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The "Numbers" Lesson is part of the full, Introduction to JavaScript course featured in this preview video. Here's what you'd learn in this lesson's course:

Brian introduces the number primitive data type and gives a few things to watch out for when handling numbers.

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Transcript from the "Numbers" Lesson

>> Brian Holt: So the last one we kind of talked about a little bit about but I just wanna go over it again. The last type, these are called primitive types, which means that they're irreducible. You cannot split them into further other things, right?. There's strings, there's booleans, and now we're gonna talk a lot again about numbers right?.

[00:00:18] Number can't be split into something else, it's just a number, right?. So if you ever heard the term primitive type, that's what we're talking about. So the last primitive type that we're going to talk about is a number. So constant num equals five right constant num and like I was saying before.

[00:00:41] There's no difference between a float and a float in another language, it would be like 5.001, right?
>> Brian Holt: In other languages they would split decimals out from integers, and that's not the case in JavaScript, you can also have this be negative.
>> Brian Holt: And all of that is just shoved into one data type, one primitive type which is called a number, unsurprisingly.

[00:01:12] Now doing math with JavaScript is notoriously fickle,right? So if I try and do an integer addition, if I trans it to 5.00001. So if I trans it to num plus 1.123, let's see, sometimes you get these really crazy, they're very close, right? It'll be 000001, right? And it's not quite the same, but it's really close.

[00:01:49] It's the nature of how JavaScript calculates its variables. So, in other words, don't rely on integer addition in math or things to actually truly be equal to each other. [LAUGH] In other words, you have to build it in tolerances. So, the reason why I bring this up is I used to work at Netflix, right?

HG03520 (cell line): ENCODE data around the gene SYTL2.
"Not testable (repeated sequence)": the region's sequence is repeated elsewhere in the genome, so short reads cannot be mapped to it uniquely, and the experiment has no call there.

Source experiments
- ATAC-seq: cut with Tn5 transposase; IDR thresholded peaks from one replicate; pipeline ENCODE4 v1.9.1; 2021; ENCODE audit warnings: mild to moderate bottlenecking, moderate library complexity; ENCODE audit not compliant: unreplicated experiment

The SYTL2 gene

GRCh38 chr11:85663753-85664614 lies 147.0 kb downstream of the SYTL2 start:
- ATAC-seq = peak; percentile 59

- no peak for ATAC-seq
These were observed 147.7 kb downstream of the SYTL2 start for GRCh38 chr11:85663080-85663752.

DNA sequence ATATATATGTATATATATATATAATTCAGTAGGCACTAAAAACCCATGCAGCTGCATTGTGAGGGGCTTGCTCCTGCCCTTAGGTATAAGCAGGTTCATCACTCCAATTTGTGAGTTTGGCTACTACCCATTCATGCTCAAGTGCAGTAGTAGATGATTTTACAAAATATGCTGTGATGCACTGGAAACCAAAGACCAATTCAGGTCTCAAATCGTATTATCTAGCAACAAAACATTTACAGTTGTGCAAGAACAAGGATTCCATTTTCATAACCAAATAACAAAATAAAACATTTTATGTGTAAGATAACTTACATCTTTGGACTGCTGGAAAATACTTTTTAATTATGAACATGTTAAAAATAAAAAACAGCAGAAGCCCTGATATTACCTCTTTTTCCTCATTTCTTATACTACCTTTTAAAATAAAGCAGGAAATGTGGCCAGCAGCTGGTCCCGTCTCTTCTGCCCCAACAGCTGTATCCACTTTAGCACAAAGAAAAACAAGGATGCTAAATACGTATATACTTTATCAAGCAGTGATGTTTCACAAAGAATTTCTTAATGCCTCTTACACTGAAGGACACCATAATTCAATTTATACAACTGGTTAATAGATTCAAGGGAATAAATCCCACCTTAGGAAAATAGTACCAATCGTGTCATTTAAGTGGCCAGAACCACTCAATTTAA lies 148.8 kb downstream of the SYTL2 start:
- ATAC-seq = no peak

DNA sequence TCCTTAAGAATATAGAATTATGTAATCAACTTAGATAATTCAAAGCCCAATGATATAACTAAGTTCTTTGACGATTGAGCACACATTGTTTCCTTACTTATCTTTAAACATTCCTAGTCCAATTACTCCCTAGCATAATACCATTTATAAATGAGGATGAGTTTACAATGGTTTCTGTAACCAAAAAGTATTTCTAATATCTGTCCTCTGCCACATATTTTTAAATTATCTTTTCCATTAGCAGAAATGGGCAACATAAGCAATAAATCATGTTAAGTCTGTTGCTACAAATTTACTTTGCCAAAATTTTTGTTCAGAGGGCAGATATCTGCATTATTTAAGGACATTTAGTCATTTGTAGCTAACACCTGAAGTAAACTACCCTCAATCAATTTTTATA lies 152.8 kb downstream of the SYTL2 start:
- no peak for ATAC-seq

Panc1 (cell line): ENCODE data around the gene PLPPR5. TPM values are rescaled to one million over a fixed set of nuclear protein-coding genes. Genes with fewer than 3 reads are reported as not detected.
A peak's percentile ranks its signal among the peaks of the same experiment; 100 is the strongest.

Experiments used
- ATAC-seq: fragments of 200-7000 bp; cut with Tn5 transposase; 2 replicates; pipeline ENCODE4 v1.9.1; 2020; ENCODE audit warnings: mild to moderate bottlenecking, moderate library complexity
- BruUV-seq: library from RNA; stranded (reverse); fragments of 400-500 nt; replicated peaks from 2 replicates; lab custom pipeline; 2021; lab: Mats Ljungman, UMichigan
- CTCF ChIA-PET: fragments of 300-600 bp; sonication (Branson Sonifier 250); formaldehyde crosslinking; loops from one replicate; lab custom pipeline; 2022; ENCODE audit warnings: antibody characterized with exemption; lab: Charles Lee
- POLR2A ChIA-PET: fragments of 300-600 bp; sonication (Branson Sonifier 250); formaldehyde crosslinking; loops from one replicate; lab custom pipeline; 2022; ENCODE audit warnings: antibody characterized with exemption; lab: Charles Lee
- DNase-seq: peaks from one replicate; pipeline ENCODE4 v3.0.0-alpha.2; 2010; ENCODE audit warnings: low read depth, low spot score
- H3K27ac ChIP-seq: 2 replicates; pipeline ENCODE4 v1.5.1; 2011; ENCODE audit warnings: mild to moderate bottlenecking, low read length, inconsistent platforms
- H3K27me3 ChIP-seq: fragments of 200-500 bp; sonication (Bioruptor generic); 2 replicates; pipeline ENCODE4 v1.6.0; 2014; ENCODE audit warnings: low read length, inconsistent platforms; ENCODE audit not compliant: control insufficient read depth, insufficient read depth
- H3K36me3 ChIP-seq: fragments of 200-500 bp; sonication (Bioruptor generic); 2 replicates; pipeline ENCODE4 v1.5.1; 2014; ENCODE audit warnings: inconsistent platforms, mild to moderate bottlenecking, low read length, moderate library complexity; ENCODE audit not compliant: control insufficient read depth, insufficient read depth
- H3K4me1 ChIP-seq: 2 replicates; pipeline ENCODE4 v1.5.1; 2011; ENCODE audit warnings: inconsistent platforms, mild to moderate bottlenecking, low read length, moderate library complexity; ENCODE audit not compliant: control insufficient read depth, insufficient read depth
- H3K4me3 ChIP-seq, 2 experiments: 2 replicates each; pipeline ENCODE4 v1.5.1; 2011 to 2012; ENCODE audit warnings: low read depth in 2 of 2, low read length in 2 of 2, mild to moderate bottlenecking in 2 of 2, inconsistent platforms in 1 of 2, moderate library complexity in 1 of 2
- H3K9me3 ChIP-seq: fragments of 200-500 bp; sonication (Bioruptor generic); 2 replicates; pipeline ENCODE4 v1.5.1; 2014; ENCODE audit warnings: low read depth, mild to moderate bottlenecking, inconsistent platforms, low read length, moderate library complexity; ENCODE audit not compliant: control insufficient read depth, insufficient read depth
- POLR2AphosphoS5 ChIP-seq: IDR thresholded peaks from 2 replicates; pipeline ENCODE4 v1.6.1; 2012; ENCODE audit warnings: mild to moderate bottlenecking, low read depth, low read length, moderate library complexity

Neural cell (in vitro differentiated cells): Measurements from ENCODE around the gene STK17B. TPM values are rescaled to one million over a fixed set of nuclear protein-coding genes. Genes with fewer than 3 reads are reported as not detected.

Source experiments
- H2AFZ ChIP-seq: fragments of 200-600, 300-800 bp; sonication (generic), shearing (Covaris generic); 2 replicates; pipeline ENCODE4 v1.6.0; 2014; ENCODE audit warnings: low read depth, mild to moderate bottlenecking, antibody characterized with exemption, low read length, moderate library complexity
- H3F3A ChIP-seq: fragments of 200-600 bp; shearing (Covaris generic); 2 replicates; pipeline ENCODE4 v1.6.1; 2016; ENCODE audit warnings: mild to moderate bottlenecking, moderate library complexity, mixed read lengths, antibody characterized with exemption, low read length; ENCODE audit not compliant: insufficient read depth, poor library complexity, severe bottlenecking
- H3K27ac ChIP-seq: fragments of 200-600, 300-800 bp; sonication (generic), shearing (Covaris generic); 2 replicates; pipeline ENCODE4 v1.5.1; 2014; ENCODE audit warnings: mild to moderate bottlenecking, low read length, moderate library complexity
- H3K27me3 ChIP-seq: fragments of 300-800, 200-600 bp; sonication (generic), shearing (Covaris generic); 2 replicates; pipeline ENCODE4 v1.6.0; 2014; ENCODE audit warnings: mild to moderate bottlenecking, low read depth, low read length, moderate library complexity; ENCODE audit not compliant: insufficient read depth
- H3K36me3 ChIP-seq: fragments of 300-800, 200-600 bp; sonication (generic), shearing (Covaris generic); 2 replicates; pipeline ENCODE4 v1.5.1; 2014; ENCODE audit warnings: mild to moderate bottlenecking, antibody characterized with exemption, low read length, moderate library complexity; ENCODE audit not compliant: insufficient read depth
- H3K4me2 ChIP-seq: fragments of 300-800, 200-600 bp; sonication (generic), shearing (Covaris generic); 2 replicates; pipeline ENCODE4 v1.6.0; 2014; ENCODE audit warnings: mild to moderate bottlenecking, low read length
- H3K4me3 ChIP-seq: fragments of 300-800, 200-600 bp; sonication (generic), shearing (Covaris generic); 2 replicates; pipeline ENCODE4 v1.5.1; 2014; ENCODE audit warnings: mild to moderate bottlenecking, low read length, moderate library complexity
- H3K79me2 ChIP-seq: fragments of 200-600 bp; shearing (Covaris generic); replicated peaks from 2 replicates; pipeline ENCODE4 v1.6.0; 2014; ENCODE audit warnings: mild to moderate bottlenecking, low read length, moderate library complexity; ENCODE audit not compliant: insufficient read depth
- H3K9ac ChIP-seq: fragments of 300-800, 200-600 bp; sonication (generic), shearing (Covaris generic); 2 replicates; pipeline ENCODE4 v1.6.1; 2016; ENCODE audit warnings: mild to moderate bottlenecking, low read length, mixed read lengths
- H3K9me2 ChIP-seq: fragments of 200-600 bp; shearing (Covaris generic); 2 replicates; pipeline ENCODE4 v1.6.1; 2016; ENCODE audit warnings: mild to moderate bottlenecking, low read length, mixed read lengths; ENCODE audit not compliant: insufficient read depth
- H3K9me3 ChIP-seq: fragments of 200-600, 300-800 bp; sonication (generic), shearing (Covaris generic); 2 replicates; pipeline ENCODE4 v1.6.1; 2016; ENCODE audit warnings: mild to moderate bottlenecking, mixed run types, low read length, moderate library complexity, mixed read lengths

[00:02:09] I used to work on billing at Netflix. So if you're trying to do math with dollars and your math is not exact, kinda arises problem cuz you overcharge or undercharge people. Even if it's just by 0.0001, still technically a crime, so don't do that. [LAUGH] So be careful with math in JavaScript.

[00:02:29] Yeah?
>> Speaker 2: Does JavaScript follow order of operations?
>> Brian Holt: Mm-hm.
>> Brian Holt: So just like you would normally expect, like if I do num plus one divided by two here, this is going to follow what you would normally expect from your math class. I'm not gonna teach a math class today.

[00:02:48] [LAUGH] But this is gonna be executed first, right? Because division has a higher priority than num, or than addition, right?
>> Brian Holt: So, yes, it follows typical order of operations.
>> Speaker 3: Can you get overflow and underflow errors and issues in JavaScript?
>> Brian Holt: Yeah, the numbers are quite large.
>> Brian Holt: So gotta remember, math dot,

>> Brian Holt: Or, no, it's Number.MAX_SAFE_INTEGER, that's the biggest number you can have. It's usually enough for most people. We'll talk about what that is later, there's also admin's safe integer as well. Which is gonna be roughly the same thing in the negative direction. So if I try to do plus one, or rather minus one.

[00:03:47] I'm not guaranteed what the results are gonna be. So in this case, it actually does handle it correctly. But that's what that safe means that if once you're beyond this point, good luck. [LAUGH] We wish you the best. Most of your math hopefully it falls within that realm though, right?

[00:04:04] I don't know what that is. That would be
>> Brian Holt: Thousands, millions, billions, trillions, quadrillions, something that.
>> Speaker 3: It's in my Netflix bill.
>> Brian Holt: [LAUGH] You are welcome. Just kidding. So that's it for primitive types, right? That's the most basic building blocks. There are some other kind of fancier things, but you could always write JavaScript and never run into him.

[00:04:35] So, for now this is gonna be what you're gonna be using 99% of the time.